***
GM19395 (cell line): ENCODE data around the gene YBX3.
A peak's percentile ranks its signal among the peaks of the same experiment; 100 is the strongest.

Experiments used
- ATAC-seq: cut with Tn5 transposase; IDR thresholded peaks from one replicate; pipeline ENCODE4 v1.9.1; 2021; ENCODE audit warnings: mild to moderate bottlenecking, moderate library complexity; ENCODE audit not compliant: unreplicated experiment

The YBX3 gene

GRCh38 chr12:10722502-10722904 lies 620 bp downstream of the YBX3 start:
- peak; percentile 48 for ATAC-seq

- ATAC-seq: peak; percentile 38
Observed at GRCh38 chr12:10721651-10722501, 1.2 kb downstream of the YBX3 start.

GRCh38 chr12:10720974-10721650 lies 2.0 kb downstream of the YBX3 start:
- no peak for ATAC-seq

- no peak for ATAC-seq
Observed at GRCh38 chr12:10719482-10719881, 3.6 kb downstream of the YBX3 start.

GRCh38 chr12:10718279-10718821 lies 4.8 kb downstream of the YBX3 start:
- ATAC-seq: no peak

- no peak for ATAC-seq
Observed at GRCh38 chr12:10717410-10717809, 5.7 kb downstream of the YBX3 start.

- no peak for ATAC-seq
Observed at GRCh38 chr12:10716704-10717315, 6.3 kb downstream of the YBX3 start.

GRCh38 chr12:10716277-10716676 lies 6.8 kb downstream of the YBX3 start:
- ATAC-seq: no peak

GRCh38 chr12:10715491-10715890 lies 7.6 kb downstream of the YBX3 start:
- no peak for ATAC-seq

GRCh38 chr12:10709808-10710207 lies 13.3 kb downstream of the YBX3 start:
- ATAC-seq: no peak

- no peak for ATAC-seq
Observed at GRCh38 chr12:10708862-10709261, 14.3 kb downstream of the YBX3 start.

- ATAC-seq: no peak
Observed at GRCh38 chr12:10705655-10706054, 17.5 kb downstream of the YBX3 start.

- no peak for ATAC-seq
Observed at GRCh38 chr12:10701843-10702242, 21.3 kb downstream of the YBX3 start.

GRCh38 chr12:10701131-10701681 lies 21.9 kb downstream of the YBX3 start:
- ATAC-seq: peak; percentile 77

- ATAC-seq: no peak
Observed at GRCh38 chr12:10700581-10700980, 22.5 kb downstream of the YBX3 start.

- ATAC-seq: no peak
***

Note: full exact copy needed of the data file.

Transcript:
GM19395 (cell line): ENCODE data around the gene YBX3.
A peak's percentile ranks its signal among the peaks of the same experiment; 100 is the strongest.

Experiments used
- ATAC-seq: cut with Tn5 transposase; IDR thresholded peaks from one replicate; pipeline ENCODE4 v1.9.1; 2021; ENCODE audit warnings: mild to moderate bottlenecking, moderate library complexity; ENCODE audit not compliant: unreplicated experiment

The YBX3 gene

GRCh38 chr12:10722502-10722904 lies 620 bp downstream of the YBX3 start:
- peak; percentile 48 for ATAC-seq

- ATAC-seq: peak; percentile 38
Observed at GRCh38 chr12:10721651-10722501, 1.2 kb downstream of the YBX3 start.

GRCh38 chr12:10720974-10721650 lies 2.0 kb downstream of the YBX3 start:
- no peak for ATAC-seq

- no peak for ATAC-seq
Observed at GRCh38 chr12:10719482-10719881, 3.6 kb downstream of the YBX3 start.

GRCh38 chr12:10718279-10718821 lies 4.8 kb downstream of the YBX3 start:
- ATAC-seq: no peak

- no peak for ATAC-seq
Observed at GRCh38 chr12:10717410-10717809, 5.7 kb downstream of the YBX3 start.

- no peak for ATAC-seq
Observed at GRCh38 chr12:10716704-10717315, 6.3 kb downstream of the YBX3 start.

GRCh38 chr12:10716277-10716676 lies 6.8 kb downstream of the YBX3 start:
- ATAC-seq: no peak

GRCh38 chr12:10715491-10715890 lies 7.6 kb downstream of the YBX3 start:
- no peak for ATAC-seq

GRCh38 chr12:10709808-10710207 lies 13.3 kb downstream of the YBX3 start:
- ATAC-seq: no peak

- no peak for ATAC-seq
Observed at GRCh38 chr12:10708862-10709261, 14.3 kb downstream of the YBX3 start.

- ATAC-seq: no peak
Observed at GRCh38 chr12:10705655-10706054, 17.5 kb downstream of the YBX3 start.

- no peak for ATAC-seq
Observed at GRCh38 chr12:10701843-10702242, 21.3 kb downstream of the YBX3 start.

GRCh38 chr12:10701131-10701681 lies 21.9 kb downstream of the YBX3 start:
- ATAC-seq: peak; percentile 77

- ATAC-seq: no peak
Observed at GRCh38 chr12:10700581-10700980, 22.5 kb downstream of the YBX3 start.

- ATAC-seq: no peak